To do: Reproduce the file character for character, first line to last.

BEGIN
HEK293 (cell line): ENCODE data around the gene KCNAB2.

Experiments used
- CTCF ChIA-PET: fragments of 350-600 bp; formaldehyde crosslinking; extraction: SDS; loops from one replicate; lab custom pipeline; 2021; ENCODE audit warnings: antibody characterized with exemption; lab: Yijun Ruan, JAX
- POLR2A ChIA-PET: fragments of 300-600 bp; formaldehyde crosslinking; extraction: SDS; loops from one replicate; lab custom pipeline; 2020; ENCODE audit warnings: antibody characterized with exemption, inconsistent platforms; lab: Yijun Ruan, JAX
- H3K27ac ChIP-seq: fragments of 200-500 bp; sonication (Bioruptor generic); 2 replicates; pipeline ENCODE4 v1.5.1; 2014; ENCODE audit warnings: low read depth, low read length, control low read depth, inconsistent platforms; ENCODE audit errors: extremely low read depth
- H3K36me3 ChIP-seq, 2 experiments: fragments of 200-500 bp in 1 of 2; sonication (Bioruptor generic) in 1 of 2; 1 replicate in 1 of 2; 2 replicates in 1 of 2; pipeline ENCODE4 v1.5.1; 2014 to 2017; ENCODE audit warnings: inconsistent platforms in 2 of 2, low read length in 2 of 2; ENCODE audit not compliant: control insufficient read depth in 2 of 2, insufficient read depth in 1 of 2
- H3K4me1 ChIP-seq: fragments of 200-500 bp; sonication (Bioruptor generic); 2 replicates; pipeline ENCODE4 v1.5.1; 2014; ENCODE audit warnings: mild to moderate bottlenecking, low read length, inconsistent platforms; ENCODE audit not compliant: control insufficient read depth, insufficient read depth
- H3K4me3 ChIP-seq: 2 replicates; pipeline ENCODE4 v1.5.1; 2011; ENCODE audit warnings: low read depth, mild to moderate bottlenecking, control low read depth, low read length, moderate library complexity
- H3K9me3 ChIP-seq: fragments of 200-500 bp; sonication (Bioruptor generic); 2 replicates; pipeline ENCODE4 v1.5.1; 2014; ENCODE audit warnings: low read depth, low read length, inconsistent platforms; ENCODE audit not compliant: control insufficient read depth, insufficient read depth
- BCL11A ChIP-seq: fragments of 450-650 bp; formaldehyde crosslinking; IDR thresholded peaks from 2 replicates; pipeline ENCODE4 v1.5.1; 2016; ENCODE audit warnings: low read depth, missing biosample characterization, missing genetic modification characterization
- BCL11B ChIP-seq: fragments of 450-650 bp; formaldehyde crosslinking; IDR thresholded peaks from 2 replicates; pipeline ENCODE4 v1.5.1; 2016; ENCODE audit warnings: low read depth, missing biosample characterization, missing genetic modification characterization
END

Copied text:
HEK293 (cell line): ENCODE data around the gene KCNAB2.

Experiments used
- CTCF ChIA-PET: fragments of 350-600 bp; formaldehyde crosslinking; extraction: SDS; loops from one replicate; lab custom pipeline; 2021; ENCODE audit warnings: antibody characterized with exemption; lab: Yijun Ruan, JAX
- POLR2A ChIA-PET: fragments of 300-600 bp; formaldehyde crosslinking; extraction: SDS; loops from one replicate; lab custom pipeline; 2020; ENCODE audit warnings: antibody characterized with exemption, inconsistent platforms; lab: Yijun Ruan, JAX
- H3K27ac ChIP-seq: fragments of 200-500 bp; sonication (Bioruptor generic); 2 replicates; pipeline ENCODE4 v1.5.1; 2014; ENCODE audit warnings: low read depth, low read length, control low read depth, inconsistent platforms; ENCODE audit errors: extremely low read depth
- H3K36me3 ChIP-seq, 2 experiments: fragments of 200-500 bp in 1 of 2; sonication (Bioruptor generic) in 1 of 2; 1 replicate in 1 of 2; 2 replicates in 1 of 2; pipeline ENCODE4 v1.5.1; 2014 to 2017; ENCODE audit warnings: inconsistent platforms in 2 of 2, low read length in 2 of 2; ENCODE audit not compliant: control insufficient read depth in 2 of 2, insufficient read depth in 1 of 2
- H3K4me1 ChIP-seq: fragments of 200-500 bp; sonication (Bioruptor generic); 2 replicates; pipeline ENCODE4 v1.5.1; 2014; ENCODE audit warnings: mild to moderate bottlenecking, low read length, inconsistent platforms; ENCODE audit not compliant: control insufficient read depth, insufficient read depth
- H3K4me3 ChIP-seq: 2 replicates; pipeline ENCODE4 v1.5.1; 2011; ENCODE audit warnings: low read depth, mild to moderate bottlenecking, control low read depth, low read length, moderate library complexity
- H3K9me3 ChIP-seq: fragments of 200-500 bp; sonication (Bioruptor generic); 2 replicates; pipeline ENCODE4 v1.5.1; 2014; ENCODE audit warnings: low read depth, low read length, inconsistent platforms; ENCODE audit not compliant: control insufficient read depth, insufficient read depth
- BCL11A ChIP-seq: fragments of 450-650 bp; formaldehyde crosslinking; IDR thresholded peaks from 2 replicates; pipeline ENCODE4 v1.5.1; 2016; ENCODE audit warnings: low read depth, missing biosample characterization, missing genetic modification characterization
- BCL11B ChIP-seq: fragments of 450-650 bp; formaldehyde crosslinking; IDR thresholded peaks from 2 replicates; pipeline ENCODE4 v1.5.1; 2016; ENCODE audit warnings: low read depth, missing biosample characterization, missing genetic modification characterization